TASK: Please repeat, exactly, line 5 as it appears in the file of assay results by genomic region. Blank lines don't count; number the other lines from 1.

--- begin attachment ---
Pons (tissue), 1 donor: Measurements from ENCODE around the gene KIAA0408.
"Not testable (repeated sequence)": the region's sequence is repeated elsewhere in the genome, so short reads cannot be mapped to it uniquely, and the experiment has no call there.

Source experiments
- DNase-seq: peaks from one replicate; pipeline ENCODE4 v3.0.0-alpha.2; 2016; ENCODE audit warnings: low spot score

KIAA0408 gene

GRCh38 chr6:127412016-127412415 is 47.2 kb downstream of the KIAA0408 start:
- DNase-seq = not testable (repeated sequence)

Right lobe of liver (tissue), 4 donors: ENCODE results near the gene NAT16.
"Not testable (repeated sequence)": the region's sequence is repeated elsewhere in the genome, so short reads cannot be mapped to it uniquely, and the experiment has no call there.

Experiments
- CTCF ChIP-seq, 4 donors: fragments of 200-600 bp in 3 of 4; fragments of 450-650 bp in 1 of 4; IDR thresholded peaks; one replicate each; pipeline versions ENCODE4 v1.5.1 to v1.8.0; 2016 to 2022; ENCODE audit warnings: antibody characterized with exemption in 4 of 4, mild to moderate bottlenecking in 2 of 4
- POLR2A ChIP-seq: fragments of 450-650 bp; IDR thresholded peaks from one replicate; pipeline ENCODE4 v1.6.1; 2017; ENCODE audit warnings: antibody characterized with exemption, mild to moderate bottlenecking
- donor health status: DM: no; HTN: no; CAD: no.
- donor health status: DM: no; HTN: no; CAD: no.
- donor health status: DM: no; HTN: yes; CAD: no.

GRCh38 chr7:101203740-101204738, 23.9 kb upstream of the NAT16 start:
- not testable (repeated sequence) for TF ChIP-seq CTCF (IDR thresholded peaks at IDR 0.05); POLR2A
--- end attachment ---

KIAA0408 gene